Hate speech spiked on Facebook at the start of the Rohingya crisis in Myanmar last year, analysis revealed on Tuesday, with experts blaming the social media giant for creating “chaos” in the country.
Evidence of the spike emerged after Facebook was accused of playing a key role in the spread of hate speech in Myanmar at a time when 650,000 Rohingya refugees were forced to flee to Bangladesh following persecution, reports the Guardian.
Digital researcher and analyst Raymond Serrato examined about 15,000 Facebook posts from supporters of the hardline nationalist Ma Ba Tha group.
The earliest posts dated from June 2016 and spiked on August 24 and 27, 2017, when ARSA Rohingya militants attacked government forces, prompting the security forces to launch the “clearance operation” that sent thousands of Rohingya pouring over the border.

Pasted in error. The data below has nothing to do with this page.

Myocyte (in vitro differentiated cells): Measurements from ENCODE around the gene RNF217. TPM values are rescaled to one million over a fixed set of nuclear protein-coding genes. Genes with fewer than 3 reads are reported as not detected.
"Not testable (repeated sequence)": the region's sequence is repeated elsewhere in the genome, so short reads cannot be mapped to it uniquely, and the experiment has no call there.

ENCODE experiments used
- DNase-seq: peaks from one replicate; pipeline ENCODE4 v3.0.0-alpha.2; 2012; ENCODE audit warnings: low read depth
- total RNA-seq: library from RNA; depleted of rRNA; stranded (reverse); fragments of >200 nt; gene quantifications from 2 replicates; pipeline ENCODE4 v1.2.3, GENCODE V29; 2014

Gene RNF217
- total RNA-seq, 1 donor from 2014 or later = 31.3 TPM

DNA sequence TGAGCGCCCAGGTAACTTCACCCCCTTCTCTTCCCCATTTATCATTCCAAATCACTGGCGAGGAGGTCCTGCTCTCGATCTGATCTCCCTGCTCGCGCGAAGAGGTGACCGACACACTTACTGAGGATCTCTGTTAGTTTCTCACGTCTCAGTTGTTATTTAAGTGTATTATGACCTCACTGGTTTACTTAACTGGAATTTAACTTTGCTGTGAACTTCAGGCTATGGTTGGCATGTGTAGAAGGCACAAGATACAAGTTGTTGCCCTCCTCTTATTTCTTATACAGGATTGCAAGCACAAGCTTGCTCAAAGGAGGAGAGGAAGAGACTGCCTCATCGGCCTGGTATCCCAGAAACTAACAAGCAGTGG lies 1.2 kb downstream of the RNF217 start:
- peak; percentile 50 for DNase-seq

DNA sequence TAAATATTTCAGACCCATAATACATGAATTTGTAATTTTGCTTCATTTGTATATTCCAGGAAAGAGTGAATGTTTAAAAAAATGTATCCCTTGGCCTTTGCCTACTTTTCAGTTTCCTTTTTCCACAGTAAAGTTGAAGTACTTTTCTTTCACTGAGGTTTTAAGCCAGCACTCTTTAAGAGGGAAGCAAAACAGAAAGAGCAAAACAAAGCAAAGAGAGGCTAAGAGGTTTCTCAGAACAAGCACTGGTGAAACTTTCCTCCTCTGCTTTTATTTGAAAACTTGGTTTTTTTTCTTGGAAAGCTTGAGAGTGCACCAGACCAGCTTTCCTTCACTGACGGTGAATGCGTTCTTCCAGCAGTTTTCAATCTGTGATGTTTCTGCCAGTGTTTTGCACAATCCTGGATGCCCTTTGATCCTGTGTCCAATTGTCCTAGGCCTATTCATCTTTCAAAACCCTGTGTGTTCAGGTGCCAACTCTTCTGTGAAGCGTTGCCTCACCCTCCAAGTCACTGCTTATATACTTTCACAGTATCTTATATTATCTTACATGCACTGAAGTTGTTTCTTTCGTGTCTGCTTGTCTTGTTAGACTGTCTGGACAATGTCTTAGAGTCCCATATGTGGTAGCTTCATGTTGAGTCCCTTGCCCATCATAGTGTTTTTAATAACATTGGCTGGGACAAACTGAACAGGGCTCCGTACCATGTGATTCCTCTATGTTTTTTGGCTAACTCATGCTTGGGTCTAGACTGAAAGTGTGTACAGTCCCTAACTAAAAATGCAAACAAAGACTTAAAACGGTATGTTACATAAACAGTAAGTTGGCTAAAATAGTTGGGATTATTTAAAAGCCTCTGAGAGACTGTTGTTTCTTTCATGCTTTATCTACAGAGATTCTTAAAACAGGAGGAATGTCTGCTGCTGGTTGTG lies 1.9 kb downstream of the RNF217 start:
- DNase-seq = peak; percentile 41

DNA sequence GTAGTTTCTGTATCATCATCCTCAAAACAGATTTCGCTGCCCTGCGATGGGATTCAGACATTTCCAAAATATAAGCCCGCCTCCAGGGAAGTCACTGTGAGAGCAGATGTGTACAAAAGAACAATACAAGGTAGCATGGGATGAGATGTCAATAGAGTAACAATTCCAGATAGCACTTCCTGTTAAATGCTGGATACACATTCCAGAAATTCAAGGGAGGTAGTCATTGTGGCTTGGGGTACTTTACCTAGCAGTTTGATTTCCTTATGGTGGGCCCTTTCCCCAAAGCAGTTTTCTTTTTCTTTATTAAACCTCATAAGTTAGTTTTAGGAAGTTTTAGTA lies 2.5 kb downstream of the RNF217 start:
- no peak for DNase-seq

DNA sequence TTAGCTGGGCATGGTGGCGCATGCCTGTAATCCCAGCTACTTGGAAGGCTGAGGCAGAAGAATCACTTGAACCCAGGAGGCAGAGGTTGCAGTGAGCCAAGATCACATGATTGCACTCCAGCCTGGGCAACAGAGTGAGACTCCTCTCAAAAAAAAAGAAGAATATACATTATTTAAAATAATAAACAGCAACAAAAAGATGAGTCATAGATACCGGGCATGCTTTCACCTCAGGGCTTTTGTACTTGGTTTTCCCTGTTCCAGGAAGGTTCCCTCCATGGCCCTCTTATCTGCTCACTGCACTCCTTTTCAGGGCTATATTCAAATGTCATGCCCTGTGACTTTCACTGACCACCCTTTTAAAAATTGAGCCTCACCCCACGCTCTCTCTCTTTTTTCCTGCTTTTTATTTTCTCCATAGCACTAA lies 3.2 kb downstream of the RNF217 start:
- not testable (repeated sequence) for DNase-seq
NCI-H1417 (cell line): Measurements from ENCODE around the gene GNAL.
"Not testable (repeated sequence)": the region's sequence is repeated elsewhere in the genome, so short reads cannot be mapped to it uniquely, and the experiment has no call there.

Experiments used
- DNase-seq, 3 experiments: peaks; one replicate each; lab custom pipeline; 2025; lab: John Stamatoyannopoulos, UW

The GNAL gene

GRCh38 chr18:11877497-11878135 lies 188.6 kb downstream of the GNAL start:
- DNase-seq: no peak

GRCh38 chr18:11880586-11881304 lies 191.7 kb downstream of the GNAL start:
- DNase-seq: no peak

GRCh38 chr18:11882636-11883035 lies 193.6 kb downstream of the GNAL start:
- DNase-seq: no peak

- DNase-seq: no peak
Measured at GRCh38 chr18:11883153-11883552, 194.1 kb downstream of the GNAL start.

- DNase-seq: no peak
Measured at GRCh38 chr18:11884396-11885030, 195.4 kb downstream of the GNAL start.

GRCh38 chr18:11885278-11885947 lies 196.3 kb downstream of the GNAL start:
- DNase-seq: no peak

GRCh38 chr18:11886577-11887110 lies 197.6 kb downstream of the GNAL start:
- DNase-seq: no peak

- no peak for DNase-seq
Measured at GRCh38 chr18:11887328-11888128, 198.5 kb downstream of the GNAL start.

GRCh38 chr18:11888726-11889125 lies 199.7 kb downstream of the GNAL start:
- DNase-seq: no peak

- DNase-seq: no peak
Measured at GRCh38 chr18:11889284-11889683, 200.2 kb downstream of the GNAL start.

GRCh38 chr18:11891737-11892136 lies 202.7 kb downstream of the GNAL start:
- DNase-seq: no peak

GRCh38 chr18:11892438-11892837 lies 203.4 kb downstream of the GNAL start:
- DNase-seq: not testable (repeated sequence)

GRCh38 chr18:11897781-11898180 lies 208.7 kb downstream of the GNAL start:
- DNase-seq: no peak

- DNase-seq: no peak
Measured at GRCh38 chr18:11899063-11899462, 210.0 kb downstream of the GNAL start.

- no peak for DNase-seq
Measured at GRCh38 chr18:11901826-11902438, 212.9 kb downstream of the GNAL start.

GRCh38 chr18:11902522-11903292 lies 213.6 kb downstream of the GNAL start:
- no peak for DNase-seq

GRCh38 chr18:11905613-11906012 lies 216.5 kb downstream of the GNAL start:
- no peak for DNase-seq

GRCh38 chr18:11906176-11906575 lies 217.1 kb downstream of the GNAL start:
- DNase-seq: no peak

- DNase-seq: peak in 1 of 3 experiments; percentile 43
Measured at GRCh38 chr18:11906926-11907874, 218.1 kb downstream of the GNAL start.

Serrato’s analysis showed that activity within the anti-Rohingya group, which has 55,000 members, exploded with posts registering a 200 per cent increase in interactions.
“Facebook definitely helped certain elements of society to determine the narrative of the conflict in Myanmar,” Serrato told the Guardian.
“Although Facebook had been used in the past to spread hate speech and misinformation, it took on greater potency after the attacks.”
The development comes as Facebook is currently facing the heat over the leak of personal and other data of some 50 million users to political consulting firm Cambridge Analytica.
Among Myanmar’s 53 million residents, less than 1 per cent had internet access in 2014.
By 2016, the country appeared to have more Facebook users than any other south Asian country.
Now, more than 14 million of its citizens use Facebook.